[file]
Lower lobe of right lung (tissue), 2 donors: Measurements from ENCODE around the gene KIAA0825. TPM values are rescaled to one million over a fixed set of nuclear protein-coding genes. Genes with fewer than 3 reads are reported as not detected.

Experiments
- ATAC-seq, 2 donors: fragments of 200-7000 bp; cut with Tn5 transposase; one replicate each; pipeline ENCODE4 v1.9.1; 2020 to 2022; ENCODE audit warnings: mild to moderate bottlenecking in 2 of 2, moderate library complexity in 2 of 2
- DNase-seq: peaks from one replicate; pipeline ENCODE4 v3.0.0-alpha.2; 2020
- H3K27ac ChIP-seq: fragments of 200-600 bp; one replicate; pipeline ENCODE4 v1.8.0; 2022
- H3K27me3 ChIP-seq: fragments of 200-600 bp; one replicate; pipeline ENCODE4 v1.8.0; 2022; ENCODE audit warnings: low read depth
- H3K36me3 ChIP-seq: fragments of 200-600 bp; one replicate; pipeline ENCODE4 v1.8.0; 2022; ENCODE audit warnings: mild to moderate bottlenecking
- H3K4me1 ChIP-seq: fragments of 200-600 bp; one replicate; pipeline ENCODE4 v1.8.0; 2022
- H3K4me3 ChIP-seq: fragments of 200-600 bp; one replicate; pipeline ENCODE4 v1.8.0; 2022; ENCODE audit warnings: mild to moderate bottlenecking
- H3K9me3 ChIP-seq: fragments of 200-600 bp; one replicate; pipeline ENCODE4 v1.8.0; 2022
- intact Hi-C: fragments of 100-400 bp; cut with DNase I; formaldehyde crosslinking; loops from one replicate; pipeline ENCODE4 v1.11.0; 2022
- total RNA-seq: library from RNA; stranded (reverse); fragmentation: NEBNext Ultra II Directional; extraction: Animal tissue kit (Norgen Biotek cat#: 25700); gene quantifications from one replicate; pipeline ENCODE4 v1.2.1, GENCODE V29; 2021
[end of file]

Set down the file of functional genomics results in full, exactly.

Lower lobe of right lung (tissue), 2 donors: Measurements from ENCODE around the gene KIAA0825. TPM values are rescaled to one million over a fixed set of nuclear protein-coding genes. Genes with fewer than 3 reads are reported as not detected.

Experiments
- ATAC-seq, 2 donors: fragments of 200-7000 bp; cut with Tn5 transposase; one replicate each; pipeline ENCODE4 v1.9.1; 2020 to 2022; ENCODE audit warnings: mild to moderate bottlenecking in 2 of 2, moderate library complexity in 2 of 2
- DNase-seq: peaks from one replicate; pipeline ENCODE4 v3.0.0-alpha.2; 2020
- H3K27ac ChIP-seq: fragments of 200-600 bp; one replicate; pipeline ENCODE4 v1.8.0; 2022
- H3K27me3 ChIP-seq: fragments of 200-600 bp; one replicate; pipeline ENCODE4 v1.8.0; 2022; ENCODE audit warnings: low read depth
- H3K36me3 ChIP-seq: fragments of 200-600 bp; one replicate; pipeline ENCODE4 v1.8.0; 2022; ENCODE audit warnings: mild to moderate bottlenecking
- H3K4me1 ChIP-seq: fragments of 200-600 bp; one replicate; pipeline ENCODE4 v1.8.0; 2022
- H3K4me3 ChIP-seq: fragments of 200-600 bp; one replicate; pipeline ENCODE4 v1.8.0; 2022; ENCODE audit warnings: mild to moderate bottlenecking
- H3K9me3 ChIP-seq: fragments of 200-600 bp; one replicate; pipeline ENCODE4 v1.8.0; 2022
- intact Hi-C: fragments of 100-400 bp; cut with DNase I; formaldehyde crosslinking; loops from one replicate; pipeline ENCODE4 v1.11.0; 2022
- total RNA-seq: library from RNA; stranded (reverse); fragmentation: NEBNext Ultra II Directional; extraction: Animal tissue kit (Norgen Biotek cat#: 25700); gene quantifications from one replicate; pipeline ENCODE4 v1.2.1, GENCODE V29; 2021